On Friday 6 May, whilst Brussels was enjoying a bank holiday, European Commission president Jean-Claude Juncker announced the appointment of ex-Commissioner Jan Figel as the first EU Special Envoy on Freedom of Religion or Belief (FoRB) outside the EU.
Why has this appointment been made?
This appointment followed a little noticed paragraph in the European Parliament (EP) resolution on the systematic mass murder of religious minorities by the so-called ‘ISIS/Daesh’, which had called in paragraph 10 for such a posting. Calls made in EP resolutions are notoriously under-implemented; even the European External Action Service (EEAS) staff seemed to be taken by surprise by the announcement, which as it concerns FoRB outside the EU, falls under their remit.
The appointment, thus, has left many in Brussels wondering what it will actually mean in practice. During his speech to the Vatican, President Juncker said that “Freedom of religion or belief is a fundamental right which is part of the foundation of the European Union.” This is consistent with a growing importance being given to FoRB over the past couple of years; the EU Guidelines on this topic emerged in June 2013. In 2015, the European Parliament established an EP Intergroup on Freedom of Religion or Belief and Religious Tolerance and the commission appointed coordinators on anti-Semitism and anti-Islamophobia within the EU.
What is clear is that Jan Figel will act as a special advisor to Neven Mimicia, the European Commissioner for International Development. Whereas other advisors to commissioners have clearly defined mandates on the EC website, the fact that Jan Figel only has a title indicates that he will have some flexibility to shape his work.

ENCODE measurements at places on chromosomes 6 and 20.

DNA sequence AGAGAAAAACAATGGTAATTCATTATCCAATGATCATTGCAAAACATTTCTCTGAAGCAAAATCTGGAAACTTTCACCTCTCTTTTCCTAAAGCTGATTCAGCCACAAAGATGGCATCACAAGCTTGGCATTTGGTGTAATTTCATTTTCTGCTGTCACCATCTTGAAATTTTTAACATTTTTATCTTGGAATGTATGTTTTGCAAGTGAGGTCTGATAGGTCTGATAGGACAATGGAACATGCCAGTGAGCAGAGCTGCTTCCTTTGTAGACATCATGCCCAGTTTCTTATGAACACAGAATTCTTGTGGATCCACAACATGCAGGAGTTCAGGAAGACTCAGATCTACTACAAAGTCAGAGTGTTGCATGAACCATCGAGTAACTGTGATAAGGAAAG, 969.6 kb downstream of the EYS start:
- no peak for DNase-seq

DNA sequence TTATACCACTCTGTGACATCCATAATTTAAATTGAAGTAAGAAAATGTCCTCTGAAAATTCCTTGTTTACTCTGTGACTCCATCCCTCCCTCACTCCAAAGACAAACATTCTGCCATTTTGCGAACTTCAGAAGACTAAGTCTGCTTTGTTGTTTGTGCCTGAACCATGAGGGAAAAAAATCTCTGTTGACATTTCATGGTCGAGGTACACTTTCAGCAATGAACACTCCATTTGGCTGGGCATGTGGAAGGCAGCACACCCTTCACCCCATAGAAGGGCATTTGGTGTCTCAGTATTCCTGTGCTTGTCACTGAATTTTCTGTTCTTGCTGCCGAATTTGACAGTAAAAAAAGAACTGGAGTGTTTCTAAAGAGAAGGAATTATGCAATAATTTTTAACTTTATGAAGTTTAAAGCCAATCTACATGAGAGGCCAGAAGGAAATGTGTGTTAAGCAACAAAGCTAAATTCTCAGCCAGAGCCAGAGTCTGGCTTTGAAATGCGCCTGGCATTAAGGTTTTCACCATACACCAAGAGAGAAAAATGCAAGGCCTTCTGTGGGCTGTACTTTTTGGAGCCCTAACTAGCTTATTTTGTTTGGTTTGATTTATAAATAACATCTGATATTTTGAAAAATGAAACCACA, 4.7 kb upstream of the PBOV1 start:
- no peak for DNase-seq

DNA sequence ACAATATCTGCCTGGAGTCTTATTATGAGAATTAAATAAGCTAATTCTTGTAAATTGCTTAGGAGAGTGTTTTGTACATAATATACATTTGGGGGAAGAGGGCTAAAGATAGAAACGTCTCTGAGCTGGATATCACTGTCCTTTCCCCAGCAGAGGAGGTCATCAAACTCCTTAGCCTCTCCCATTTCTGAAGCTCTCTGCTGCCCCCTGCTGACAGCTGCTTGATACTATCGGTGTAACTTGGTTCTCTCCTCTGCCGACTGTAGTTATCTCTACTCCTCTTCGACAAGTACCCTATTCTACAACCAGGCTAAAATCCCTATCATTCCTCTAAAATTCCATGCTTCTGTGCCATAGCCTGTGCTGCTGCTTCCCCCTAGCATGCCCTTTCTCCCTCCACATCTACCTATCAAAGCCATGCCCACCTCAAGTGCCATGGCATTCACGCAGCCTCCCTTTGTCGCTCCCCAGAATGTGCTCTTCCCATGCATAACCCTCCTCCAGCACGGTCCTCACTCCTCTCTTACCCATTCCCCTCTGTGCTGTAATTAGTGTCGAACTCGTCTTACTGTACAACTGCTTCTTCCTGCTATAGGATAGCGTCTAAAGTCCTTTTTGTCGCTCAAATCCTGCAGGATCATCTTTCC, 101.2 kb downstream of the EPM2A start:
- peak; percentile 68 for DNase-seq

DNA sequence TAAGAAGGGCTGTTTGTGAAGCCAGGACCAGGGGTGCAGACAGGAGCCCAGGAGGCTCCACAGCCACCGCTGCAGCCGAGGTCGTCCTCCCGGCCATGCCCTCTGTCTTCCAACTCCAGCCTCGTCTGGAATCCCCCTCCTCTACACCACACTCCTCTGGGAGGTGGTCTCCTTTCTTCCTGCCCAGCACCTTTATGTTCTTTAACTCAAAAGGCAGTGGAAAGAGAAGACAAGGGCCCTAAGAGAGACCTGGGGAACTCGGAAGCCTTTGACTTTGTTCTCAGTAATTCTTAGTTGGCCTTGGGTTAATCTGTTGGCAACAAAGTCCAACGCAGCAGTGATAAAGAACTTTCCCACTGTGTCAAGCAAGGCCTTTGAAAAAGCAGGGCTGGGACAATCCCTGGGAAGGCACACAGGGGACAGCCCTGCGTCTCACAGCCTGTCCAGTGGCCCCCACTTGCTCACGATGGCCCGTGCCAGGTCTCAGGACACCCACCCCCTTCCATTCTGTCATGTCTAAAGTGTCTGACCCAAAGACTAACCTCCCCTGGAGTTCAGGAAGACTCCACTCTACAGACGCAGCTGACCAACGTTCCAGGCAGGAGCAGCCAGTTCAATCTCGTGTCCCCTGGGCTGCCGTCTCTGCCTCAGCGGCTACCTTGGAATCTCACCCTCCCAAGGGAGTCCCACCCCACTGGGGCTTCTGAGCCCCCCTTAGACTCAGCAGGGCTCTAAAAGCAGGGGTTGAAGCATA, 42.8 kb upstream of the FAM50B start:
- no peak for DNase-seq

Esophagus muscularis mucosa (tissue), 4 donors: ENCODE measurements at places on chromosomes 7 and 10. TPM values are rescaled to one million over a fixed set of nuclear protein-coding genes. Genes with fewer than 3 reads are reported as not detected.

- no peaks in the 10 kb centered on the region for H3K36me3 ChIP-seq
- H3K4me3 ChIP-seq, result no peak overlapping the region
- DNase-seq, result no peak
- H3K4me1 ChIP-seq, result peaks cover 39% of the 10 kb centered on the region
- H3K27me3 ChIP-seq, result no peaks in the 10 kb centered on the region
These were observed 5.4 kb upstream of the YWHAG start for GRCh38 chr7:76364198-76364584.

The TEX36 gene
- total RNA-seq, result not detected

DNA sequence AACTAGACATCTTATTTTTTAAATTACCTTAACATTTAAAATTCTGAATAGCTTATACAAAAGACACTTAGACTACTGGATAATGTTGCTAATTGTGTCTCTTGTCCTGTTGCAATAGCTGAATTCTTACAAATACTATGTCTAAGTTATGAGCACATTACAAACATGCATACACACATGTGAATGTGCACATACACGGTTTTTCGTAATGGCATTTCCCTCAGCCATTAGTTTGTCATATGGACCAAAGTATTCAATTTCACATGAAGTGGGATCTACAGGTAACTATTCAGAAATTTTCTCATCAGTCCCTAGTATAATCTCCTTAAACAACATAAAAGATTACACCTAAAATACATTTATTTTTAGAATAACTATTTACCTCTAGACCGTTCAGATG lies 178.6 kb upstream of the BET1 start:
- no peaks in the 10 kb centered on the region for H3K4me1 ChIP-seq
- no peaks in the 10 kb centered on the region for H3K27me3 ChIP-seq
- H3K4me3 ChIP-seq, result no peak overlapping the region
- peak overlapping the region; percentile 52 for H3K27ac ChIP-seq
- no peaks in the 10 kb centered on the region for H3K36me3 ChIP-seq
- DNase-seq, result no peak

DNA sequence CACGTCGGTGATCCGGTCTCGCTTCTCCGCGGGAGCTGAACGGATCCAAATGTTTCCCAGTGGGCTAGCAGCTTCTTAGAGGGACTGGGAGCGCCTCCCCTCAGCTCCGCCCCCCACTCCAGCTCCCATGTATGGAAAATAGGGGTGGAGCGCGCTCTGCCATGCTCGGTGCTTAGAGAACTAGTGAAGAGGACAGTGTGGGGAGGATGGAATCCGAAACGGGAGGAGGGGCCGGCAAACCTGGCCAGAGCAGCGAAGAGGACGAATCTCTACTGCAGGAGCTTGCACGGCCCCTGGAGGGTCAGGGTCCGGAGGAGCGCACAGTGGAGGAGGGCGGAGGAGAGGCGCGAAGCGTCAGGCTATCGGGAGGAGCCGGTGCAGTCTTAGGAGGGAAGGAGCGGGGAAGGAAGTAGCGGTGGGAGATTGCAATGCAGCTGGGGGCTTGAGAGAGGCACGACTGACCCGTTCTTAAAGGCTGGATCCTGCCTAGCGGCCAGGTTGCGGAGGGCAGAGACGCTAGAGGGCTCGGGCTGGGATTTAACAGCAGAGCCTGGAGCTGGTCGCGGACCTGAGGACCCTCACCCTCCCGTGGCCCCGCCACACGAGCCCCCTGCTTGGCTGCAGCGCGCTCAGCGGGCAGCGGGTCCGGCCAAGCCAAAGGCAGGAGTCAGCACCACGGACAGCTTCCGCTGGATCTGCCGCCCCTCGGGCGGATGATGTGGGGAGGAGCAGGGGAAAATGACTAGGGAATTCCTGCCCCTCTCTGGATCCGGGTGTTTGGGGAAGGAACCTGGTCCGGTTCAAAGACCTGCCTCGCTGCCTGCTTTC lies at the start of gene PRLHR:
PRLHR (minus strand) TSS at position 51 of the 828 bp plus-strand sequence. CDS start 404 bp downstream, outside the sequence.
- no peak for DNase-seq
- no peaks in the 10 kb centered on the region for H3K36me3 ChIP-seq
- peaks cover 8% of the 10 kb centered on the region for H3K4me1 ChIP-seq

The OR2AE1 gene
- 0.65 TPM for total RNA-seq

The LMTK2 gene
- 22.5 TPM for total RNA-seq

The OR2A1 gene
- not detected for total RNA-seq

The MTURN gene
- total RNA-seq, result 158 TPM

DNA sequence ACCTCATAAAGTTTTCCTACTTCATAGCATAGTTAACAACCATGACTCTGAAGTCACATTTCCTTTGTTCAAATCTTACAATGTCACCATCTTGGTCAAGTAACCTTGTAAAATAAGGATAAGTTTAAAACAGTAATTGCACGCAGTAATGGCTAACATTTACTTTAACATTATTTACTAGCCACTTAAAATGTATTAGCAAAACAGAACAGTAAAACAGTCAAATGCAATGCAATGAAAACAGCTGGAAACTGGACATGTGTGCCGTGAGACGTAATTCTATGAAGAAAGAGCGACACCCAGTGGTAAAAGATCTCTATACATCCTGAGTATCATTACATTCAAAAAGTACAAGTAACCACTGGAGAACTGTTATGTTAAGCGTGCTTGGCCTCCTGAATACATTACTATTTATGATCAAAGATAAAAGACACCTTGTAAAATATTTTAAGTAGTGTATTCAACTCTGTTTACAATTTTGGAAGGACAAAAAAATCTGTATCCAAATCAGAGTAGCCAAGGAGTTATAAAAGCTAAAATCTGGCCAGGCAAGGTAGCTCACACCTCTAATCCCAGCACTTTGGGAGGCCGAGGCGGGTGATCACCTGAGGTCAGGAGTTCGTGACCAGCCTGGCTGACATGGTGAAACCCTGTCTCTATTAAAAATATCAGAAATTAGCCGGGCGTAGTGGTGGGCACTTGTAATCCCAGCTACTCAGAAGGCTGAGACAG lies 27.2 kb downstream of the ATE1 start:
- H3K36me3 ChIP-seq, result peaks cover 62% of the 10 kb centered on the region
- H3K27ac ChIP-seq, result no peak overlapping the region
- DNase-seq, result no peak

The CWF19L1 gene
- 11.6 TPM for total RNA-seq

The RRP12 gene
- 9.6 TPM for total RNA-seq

Why is it important?
The will to mainstream freedom of religion or belief into the EU’s wider external agenda is a very welcome sign. Given the increasing number of FoRB violations taking place both inside and outside of Europe, there needs to be a push for an increased awareness of the need for FoRB and the way that it benefits communities. Pew’s most recent study on religious hostility worldwide found that 5.5 billion people worldwide live in countries with high or very high overall restrictions on religion. Several of these countries are recipients of EU development aid.
“The will to mainstream freedom of religion or belief into the EU’s wider external agenda is a very welcome sign.”
That said, given that the majority of those people are citizens of China and India, the world’s largest emerging economies, it may have been useful for Jan Figel to have also been made a special advisor to Cecilia Malmström, the European Commissioner for Trade. According to research by Dr Brian Grim, FoRB is good for business and countries with fewer restrictions on religion experience more investment and growth – so perhaps it’s an argument that can still be made.
How much influence will the EU Special Envoy on FoRB outside the EU actually have?
It remains to be seen what the relationship will be between the Special Envoy and Stavros Lambrinidis, the EU’s Special Representative for Human Rights and the EEAS. Given that the EEAS is responsible for arranging the EU’s human rights dialogues (bi-lateral talks that take place between the EU and third countries) it would be in the interests of coherence for Mr Figel to establish close contact with this institution.
If Jan Figel uses the EU’s FoRB guidelines as a basis for his work, then he could play an instrumental role in pushing for their wider dissemination and implementation at the dialogues. He could also work to mainstream religious concerns more broadly in the EU’s peacekeeping initiatives. Mr Figel should strive to form a working group incorporating all of those concerned with different aspects of FoRB so as to ensure the coherence and consistency of EU action on the matter.
“As the world becomes more polarised and people become more wary of one another, the promotion of FoRB provides for pluralism and peaceful co-existence.”
With atheist bloggers being killed in Bangladesh, Yazidis and other religious minorities being massacred by Daesh (Islamic State), and religious leaders throughout the world being intimidated and arrested, FoRB is more important than ever. As the world becomes more polarised and people become more wary of one another, the promotion of FoRB provides for pluralism and peaceful co-existence. Mr Figel has the opportunity to bring together all of the elements of FoRB protection and promotion in the EU and move them forward to create a safer world for people of all faiths and none. Let’s hope he uses it.
By Dr Susan Kerr and Claire Gilder, CSW’s Europe Office